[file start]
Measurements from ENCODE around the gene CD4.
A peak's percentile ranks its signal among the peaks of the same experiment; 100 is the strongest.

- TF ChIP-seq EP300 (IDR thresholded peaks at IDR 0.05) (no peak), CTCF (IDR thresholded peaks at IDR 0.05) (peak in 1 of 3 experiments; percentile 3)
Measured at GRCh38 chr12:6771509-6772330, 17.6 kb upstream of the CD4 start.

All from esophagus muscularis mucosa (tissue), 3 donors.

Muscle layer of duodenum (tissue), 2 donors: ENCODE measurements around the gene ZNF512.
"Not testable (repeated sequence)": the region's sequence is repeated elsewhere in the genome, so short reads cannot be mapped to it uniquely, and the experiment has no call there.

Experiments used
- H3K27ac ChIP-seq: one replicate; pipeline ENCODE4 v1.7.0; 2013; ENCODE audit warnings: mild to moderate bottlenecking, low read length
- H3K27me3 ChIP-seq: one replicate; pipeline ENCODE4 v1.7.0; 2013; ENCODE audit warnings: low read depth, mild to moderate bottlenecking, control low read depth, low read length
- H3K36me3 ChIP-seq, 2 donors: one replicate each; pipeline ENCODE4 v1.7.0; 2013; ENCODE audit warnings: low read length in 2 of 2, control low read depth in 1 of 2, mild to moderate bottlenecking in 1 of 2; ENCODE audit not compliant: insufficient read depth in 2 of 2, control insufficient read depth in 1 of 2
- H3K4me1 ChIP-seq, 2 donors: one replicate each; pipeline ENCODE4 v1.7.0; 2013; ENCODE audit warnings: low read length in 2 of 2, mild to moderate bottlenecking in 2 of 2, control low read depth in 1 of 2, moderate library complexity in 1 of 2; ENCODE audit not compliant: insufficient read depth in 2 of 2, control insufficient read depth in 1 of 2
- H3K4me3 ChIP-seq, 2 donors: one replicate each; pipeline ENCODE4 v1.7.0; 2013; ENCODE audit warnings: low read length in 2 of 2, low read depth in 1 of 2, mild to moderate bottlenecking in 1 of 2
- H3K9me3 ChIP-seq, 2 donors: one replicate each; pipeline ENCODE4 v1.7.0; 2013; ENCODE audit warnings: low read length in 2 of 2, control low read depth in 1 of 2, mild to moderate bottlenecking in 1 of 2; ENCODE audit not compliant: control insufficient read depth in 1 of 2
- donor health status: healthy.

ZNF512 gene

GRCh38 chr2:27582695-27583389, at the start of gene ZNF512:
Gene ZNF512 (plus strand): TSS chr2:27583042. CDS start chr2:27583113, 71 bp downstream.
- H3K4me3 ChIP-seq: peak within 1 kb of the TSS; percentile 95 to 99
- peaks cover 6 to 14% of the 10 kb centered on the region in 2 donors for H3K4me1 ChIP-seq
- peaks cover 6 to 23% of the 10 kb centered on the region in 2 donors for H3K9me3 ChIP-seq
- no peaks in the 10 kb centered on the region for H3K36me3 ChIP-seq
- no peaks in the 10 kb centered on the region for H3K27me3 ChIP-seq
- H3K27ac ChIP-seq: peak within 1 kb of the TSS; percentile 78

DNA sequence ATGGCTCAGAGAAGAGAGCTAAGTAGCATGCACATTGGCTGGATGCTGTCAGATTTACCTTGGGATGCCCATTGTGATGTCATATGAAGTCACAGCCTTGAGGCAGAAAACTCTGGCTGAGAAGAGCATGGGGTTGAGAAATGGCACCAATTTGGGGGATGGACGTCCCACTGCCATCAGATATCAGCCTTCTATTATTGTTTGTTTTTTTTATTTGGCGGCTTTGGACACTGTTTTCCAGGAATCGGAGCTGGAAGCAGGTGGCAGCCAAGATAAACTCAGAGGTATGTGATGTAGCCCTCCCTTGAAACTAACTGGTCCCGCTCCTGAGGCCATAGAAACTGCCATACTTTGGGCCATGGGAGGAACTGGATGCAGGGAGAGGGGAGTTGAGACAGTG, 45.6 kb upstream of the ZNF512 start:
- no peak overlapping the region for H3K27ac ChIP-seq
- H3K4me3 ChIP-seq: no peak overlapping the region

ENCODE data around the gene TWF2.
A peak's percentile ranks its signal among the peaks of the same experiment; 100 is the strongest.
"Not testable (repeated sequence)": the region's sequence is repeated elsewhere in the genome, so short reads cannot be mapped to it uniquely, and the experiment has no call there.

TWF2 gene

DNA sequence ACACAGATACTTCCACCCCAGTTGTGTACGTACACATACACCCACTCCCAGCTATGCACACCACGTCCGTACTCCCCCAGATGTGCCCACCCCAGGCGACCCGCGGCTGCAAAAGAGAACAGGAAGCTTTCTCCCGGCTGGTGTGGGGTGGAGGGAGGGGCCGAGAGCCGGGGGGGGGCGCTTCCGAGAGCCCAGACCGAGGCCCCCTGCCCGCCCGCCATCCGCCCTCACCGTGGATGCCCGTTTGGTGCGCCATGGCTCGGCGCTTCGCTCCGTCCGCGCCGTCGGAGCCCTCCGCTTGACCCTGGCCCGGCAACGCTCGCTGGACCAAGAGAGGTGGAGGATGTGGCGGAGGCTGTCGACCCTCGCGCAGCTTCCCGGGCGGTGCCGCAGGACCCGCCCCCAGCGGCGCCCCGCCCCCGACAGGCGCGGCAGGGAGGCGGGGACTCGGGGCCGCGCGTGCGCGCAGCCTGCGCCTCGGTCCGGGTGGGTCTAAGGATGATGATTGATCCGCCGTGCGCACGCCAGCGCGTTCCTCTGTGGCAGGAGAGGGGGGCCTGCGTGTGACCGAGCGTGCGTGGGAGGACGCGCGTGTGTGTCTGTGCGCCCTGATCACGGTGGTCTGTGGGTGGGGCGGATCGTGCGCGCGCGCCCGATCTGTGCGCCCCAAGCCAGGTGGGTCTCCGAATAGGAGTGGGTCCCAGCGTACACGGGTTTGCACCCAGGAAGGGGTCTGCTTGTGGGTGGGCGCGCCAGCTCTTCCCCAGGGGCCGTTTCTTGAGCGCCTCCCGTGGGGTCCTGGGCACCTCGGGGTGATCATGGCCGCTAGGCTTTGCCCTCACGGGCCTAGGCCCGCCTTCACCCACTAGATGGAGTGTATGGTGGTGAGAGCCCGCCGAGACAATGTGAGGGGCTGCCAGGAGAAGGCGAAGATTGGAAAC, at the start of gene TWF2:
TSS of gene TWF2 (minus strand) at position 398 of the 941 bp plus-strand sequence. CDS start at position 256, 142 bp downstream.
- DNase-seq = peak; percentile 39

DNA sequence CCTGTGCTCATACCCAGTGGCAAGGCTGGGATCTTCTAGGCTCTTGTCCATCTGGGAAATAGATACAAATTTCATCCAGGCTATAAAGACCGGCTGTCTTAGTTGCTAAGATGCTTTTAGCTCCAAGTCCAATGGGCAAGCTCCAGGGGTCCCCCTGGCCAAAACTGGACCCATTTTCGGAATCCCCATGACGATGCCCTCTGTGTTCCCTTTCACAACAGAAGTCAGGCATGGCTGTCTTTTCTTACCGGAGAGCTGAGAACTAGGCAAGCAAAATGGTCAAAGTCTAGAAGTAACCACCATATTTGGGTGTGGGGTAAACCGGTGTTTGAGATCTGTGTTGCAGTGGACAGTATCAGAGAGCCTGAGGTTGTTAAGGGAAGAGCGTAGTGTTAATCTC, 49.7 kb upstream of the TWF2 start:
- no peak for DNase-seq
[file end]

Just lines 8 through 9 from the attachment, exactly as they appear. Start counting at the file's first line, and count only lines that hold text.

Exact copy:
Experiments used
- H3K27ac ChIP-seq: one replicate; pipeline ENCODE4 v1.7.0; 2013; ENCODE audit warnings: mild to moderate bottlenecking, low read length